With the mix now complete there's one thing I'm certain about: if you're drawing a character falling over, no matter how hard you work on getting the illusion of weight into your animation, it's the correct choice of THUD on the soundtrack that'll make you actually feel the pain...

Saturday, 17 September 2011

More Scoring Pictures

Here are a few more pictures from the recording of The Last Belle score. Photos by Kirk Hendry.

Ah! I was expecting you Mr Bond: The Slovak Radio Building

Recording in session

Conductor David Hernando Rico

Director Neil Boyle

Thursday, 15 September 2011

World Premiere

Appropriately enough for a film set in London, The Last Belle will receive its World Premiere at The London Film Festival. It is part of the International Animation Panorama Programme, which will be screened twice: on the 18th and the 23rd of October 2011

For more information click here

Sunday, 4 September 2011

The Score Is Complete!

A few days back, on the 31st August, we recorded the full orchestral score for The Last Belle. The music has been composed by the amazingly talented Stuart Hancock, who I am willing to bet will be a huge name in the film music world in the very near future.

We recorded with the Bratislava Symphony Orchestra in the Slovak Radio Building, a strangely James Bond-like structure, shaped like a pyramid balanced upside down on its pointy end. A wonderfully surreal setting for a wonderfully surreal experience: that of hearing the actions and thoughts of your film characters translated into musical moments by another group of artists.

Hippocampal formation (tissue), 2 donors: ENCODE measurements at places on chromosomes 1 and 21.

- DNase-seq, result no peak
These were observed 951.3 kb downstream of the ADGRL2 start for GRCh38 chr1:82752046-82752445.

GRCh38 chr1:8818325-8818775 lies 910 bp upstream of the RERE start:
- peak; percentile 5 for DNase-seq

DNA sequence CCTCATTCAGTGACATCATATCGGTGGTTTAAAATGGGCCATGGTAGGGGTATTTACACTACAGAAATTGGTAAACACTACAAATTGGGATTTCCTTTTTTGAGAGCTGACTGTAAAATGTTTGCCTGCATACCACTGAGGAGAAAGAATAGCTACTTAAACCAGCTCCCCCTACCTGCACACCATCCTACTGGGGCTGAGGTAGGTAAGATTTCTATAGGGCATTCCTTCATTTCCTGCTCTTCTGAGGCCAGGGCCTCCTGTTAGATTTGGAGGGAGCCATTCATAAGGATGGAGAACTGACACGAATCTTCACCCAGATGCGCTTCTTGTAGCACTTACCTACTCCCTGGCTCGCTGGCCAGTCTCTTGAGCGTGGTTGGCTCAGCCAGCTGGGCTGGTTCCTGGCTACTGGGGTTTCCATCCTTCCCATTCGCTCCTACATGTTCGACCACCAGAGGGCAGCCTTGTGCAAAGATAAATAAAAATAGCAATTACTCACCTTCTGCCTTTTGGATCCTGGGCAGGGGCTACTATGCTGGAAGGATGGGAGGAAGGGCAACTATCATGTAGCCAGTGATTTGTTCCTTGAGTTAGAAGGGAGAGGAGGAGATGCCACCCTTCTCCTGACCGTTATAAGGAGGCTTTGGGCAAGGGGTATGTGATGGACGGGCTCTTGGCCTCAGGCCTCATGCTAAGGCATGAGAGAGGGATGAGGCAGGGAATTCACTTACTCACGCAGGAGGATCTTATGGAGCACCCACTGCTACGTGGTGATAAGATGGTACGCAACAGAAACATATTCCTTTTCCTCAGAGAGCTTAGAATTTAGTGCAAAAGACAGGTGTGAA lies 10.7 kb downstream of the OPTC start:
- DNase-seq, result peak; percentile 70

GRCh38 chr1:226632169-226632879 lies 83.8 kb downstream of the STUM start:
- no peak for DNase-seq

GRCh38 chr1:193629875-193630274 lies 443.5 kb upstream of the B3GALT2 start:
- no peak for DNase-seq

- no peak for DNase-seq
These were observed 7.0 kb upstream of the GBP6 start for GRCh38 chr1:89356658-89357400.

Caught up as I was with all the preparations for this moment, the flights out, the discussions, the logistics, I took Stuart's advice and had a quiet wander around the concert hall just prior to the recording, as the string section were beginning to assemble. And in those few quiet minutes I was hit suddenly with the size of the place, the amount of talent wandering into the hall and getting seated, and the beauty of the instruments dotted around. All these people coming together for a few hours to create this huge score for an idea that started life as a scribbled note in a sketch book...

The strings begin to assemble

 The musical score is such an important part of the film making process (as it has been right from the days of so-called 'silent cinema'), but with animation it's doubly important. Even more so when there's a lot of non-verbal slapstick going on, which is certainly the case with The Last Belle. (Just imagine all those 'Tom and Jerry's without Scott Bradley's swinging, intricate music...)

Stuart Hancock, who composed the music for The Last Belle
Hearing the score come together has been one of the biggest kicks I've had during the making this project. I have no technical understanding of music and I can't play an instrument - at least not while anyone else is within earshot - so watching Stuart at work, and watching the orchestra perform is, to me, like some form of alchemy: the ability to move the air around our ears and transform it into emotions.

For more information on Stuart Hancock please click here
And for information on music production company Mcasso please click here